The Unconference Experience: InfoCamp and THATCamp

Unconferences are quickly becoming an alternative to traditional academic conferences. The model is especially appealing because it actively promotes collaboration and discussion across interests and participants regardless of their position. Participants are engaged at every level, from proposing and running sessions to deciding the scheduling of the day. This fall I had the opportunity to attend two unconferences: InfoCamp (Information Camp), held here at the UW, and THATCamp (The Humanities and Technology Camp): Digital Humanities and Libraries in Denver, Colorado.

InfoCamp is aimed at information professionals: librarians, user experience designers, information architects--anyone who works with or is interested in information on a large scale. Usually held over a weekend in October in Mary Gates Hall, InfoCamp began in Seattle in 2007, but has also developed conferences in Berkeley, California; Portland, Oregon; and Columbia, South Carolina. Many scholars in the humanities are familiar with the THATCamp model of unconference, and while InfoCamp is much the same structure, the sessions are often much more focused on the practical applications of technology to the realm of information science. Heavily promoted among students at the UW iSchool and among the tech-community in Seattle, InfoCamp gives participants the opportunity to hear from others in a wide variety of careers, working on many different projects. In my two years attending InfoCamp I have sat in on sessions which range from creating personas for user experience prototyping to a director of a rural library soliciting tips for the redesign of his building. Sessions from this past year include "You Say Tomato, I Say Aardvark: Taxonomy/Folksonomy Smackdown," "Confessions of a Marketing Consultant," and “Identifying Flaws in Navigation Structure.” It is also not uncommon to hear from start-ups and larger local businesses that they will be at InfoCamp and are interested in connecting with UW students for fieldwork opportunities and possible capstone projects.

While InfoCamp is focused more on professional career paths, scholars in the humanities have had their own success with unconferences: THATCamps. Developed by graduate students at the Center for History and New Media at George Mason University, the THATCamp franchise is quickly becoming a cornerstone of the digital humanities field. THATCamp has also made its way to the UW: the Simpson Center has co-sponsored two THATCamp Pacific Northwest (PNW) unconferences, the first in October 2010 on the Seattle campus and the other in November 2011 at UW Bothell’s Center for Serious Play.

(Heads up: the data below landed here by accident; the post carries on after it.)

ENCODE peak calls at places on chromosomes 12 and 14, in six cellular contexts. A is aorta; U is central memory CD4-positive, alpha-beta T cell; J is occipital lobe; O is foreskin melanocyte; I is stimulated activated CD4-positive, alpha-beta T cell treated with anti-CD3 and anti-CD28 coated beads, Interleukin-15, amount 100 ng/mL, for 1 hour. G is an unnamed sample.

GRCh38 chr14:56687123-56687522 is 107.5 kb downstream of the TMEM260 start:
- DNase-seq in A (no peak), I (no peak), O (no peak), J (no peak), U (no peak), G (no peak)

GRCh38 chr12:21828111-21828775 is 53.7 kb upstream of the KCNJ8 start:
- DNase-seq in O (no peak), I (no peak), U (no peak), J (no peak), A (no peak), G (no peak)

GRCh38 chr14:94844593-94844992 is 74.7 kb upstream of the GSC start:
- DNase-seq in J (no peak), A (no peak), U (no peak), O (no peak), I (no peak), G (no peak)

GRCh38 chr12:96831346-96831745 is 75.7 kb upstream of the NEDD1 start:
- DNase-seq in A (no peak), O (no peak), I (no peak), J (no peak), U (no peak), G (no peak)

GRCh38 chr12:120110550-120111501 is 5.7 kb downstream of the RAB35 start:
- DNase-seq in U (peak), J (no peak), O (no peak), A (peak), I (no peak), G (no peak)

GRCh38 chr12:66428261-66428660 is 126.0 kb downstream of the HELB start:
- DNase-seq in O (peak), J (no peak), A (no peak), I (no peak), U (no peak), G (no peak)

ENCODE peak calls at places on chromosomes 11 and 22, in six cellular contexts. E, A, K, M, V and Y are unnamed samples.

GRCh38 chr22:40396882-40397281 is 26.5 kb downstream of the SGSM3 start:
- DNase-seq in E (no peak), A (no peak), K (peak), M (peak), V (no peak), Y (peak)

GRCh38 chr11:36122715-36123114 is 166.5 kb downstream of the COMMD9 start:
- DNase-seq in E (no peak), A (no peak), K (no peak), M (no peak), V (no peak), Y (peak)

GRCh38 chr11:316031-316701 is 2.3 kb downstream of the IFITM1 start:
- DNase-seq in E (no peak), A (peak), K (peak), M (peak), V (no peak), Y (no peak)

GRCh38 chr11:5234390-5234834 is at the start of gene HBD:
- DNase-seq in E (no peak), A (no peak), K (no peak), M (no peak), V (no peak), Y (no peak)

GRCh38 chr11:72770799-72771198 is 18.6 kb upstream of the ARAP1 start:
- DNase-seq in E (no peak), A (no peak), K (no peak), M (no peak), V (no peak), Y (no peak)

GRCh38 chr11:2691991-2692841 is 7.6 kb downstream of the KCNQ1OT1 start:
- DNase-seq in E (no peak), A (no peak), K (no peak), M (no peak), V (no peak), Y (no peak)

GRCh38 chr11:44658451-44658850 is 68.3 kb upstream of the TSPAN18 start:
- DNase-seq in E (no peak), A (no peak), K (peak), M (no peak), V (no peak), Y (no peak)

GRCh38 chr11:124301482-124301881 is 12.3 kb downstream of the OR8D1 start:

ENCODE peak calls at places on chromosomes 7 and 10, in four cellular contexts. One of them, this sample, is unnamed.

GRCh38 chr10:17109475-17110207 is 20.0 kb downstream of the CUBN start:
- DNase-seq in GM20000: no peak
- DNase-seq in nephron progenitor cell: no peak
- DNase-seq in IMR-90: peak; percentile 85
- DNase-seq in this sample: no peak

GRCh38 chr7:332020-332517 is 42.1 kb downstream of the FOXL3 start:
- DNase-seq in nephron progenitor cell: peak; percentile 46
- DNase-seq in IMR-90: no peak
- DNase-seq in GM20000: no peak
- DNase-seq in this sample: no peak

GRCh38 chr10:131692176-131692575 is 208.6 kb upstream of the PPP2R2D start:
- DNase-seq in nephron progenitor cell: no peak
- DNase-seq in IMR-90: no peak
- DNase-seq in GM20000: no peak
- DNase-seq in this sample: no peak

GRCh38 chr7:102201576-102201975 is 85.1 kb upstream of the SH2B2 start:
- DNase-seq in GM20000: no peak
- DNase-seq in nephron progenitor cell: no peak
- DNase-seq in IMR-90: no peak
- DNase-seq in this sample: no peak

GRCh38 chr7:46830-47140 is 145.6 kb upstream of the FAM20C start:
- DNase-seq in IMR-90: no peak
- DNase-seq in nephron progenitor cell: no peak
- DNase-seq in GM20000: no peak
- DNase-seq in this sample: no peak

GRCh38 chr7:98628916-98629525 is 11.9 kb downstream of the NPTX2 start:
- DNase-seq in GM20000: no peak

One of the first pieces of advice I was ever given from a digital humanities scholar was “get thee to a THATCamp.” Scheduled as a pre-conference to the annual Digital Library Federation Forum, THATCamp: Digital Humanities and Libraries brought together librarians and digital humanists from across the country for a day of conversations about the relationships between digital humanities projects, scholars, and academic librarians. In the spirit of the unconference style, my proposed session on training in the digital humanities for graduate students was combined with another session on the same topic introduced by a staff member from the University of California, Los Angeles Center for Digital Humanities. In addition to my own session, I also attended “Collaborating with Faculty on Digital Humanities Projects,” “Scholar Librarians: Original Research from the Library,” and “Starting Up a Skunkworks in the Library” (“Skunkworks” are typically small, independent units of a research and development office, which often work on experimental design). At the end of the day, though tired, I found myself mentally energized by the ideas and avenues for collaboration that I had experienced during the conference.

During both InfoCamp and THATCamp participants actively engage each other not only when they are in the same physical space, but also through Twitter. I may not have been able to go to every session I wanted, but because of the hashtags set up by each unconference, I was able to read everyone’s notes about other sessions. These Tweets, and the collaborative Google Docs that usually appear after a session, are often archived on the conference websites, too. So even now I consult those archives for reference and inspiration.

Both InfoCamp and THATCamp are excellent experiences for professionals, scholars, and especially graduate students. With little overhead and a more relaxed atmosphere than traditional academic conferences, unconferences can easily be tacked on as a precursor to a larger event (as THATCamp: Digital Humanities and Libraries was an extension of the Digital Library Federation Forum), but they can also be incredibly effective as a singular event.

Written by Dana Bublitz, the Web Tech & Communications Graduate Staff Assistant at the Simpson Center. Dana is currently a first year Masters of Library and Information Science student at the UW iSchool, with interests in digital humanities and academic libraries.

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